U.S. Infrastructure Feels Weight of Imports


Industry Seeks Improved Ports, Rails and Possibly Insurance

Rapid growth in U.S. imports is raising concern among many industry executives that the transportation infrastructure in the United States is not keeping pace with relentless world trade growth, and that if this issue is left unaddressed, consumers and the U.S. economy in general will suffer. Following are some updates on growth in the logistics sector:

Executives addressed the issue of outdated infrastructure at the Innovations in Transportation symposium held at the Massachusetts Institute of Technology (MIT) and produced by the MIT Center for Transportation and Logistics. John Bowe, president of the Americas region of logistics provider APL, said that transportation infrastructure hasnt kept pace with the unprecedented growth in containerized imports that is transforming the U.S. economy. APL reports that containerized U.S. imports from Asia will grow by about 30 percent in the next three years.

Without upgrades to U.S. infrastructure, bogged down supply chains and rising consumer prices can be expected, said Bowe, who called for public-private collaboration to achieve a national freight policy, significant new investment in the U.S. rail network and increased productivity at U.S. ports. He said that government cant be counted on to pick up the massive cost of infrastructure improvement, but should provide incentives to stimulate investment.

Hub International Northeast reports that growing port congestion along the Pacific Rim, outsourcing backlash in the United States and trade conflicts with China are stressing international trade and creating a very risky environment for the apparel industry.

The company said that trade disruption insurance (TDI) has emerged as a critical form of coverage as apparel businesses implement complex practices such as overseas outsourcing and just-in-time production. In environments plagued with political tension and chaotic port activity, there is no guarantee that vessels will travel unimpeded and arrive on schedule, says Ken Schreiber, senior vice president.

TDI is necessary when no actual loss or damage to goods exists, yet the importer cannot gain access to its goods in a timely manner. Such delays can devalue inventory, causing crippling financial repercussions. TDI provides coverage for natural perils, transit risks and political risks.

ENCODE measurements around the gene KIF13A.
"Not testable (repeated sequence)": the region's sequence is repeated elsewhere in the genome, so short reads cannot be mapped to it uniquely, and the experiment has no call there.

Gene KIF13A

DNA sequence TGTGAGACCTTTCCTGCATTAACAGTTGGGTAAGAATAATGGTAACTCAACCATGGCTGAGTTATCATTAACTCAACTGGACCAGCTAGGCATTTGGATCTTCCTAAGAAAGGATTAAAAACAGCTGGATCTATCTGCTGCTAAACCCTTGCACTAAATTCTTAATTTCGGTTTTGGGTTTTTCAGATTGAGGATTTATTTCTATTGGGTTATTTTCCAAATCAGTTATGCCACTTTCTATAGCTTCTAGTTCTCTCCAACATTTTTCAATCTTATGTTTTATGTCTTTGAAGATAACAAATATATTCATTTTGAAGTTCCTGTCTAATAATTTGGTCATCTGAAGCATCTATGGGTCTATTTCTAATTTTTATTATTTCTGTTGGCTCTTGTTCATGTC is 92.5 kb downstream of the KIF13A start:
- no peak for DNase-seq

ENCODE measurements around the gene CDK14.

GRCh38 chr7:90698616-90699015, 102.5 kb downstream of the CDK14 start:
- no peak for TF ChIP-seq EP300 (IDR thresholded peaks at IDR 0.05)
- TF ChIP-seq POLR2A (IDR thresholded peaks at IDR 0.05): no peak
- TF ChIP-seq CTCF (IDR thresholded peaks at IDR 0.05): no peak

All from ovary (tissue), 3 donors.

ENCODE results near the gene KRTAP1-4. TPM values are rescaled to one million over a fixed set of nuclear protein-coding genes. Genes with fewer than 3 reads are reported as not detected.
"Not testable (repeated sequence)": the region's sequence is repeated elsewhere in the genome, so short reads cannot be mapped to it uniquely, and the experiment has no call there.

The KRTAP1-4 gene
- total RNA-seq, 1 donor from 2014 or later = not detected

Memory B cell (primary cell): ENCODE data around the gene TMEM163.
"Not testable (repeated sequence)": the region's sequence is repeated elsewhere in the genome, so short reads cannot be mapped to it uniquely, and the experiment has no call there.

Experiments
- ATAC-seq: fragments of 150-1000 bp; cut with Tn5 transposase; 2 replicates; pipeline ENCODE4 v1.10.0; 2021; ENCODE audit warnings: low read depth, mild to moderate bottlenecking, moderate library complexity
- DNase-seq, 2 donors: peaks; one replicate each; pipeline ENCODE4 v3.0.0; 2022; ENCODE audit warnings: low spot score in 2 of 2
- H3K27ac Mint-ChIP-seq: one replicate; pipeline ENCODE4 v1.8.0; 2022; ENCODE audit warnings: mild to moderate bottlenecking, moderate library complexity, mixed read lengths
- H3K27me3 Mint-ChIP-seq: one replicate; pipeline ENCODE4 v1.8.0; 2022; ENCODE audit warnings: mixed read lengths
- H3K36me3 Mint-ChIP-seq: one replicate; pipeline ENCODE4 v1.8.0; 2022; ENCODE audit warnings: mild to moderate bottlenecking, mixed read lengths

Hellmann Worldwide Logistics reports that its global operations grew 18.4 percent in 2005, to $3 billion, and that the United States remains a major engine for growth for the privately held company. The company experienced strong global growth and also launched a U.S. division as part of its strategy to expand its domestic U.S. market.
Jordan K. Speer
For more information: www.apl.com, www.ctl.mit.edu, www.hubinternational.com, www.hellmann.net

J. Jill Goes Live with TradeCard

TradeCard Extends Central American Presence with ITS Partnership

Multi-channel retailer J. Jill has implemented the TradeCard platform, which will enable the company to eliminate manual tasks, automate processes from procurement to payment and replace letters of credit, TradeCard reports. J. Jills rollout was completed in fewer than 90 days.

In other news, TradeCard has partnered with Innovative Trade Services Corp. (ITS) to develop a fund comprised of resources from Central American banks and other financial institutions to offer pre- and post-export financing to TradeCard members in CAFTA-DR countries.

This partnership supports the ongoing growth of Central American trade by providing financial services and a technology platform for secure, automated transactions with buyers and suppliers worldwide, the company reports.

The TradeCard platform processes more than $500 million in transactions monthly and is expected to settle $6 billion in global trade flows this year. ITS will manage the fund, called the Central American Fund for Trade (CAFTrade), and with several regional banks, will fund the first wave of transactions.
For more information: www.tradecard.com

TradeStone Offers Service-Based Software Suite

TradeStone Software is offering its TradeStone Suite via a Software as a Service (SaaS) delivery model. The new service-based version is available for $100 to $300 per user monthly, and can be up and running in two weeks, the company reports. TradeStones Unified Buying Engine uses web services technology to layer across an organizations existing infrastructure. The firms modular software is designed to fill in buying process gaps to provide a single view, access and interaction across the procurement process.

The firms SaaS strategy, which decreases the cost of accessing its technology, is designed to make TradeStone software more accessible to small- to mid-sized retailers, product developers and global suppliers. For instance, small apparel suppliers can use TradeStones virtual product showroom and production collaboration features to provide information to much larger buying organizations, TradeStone reported.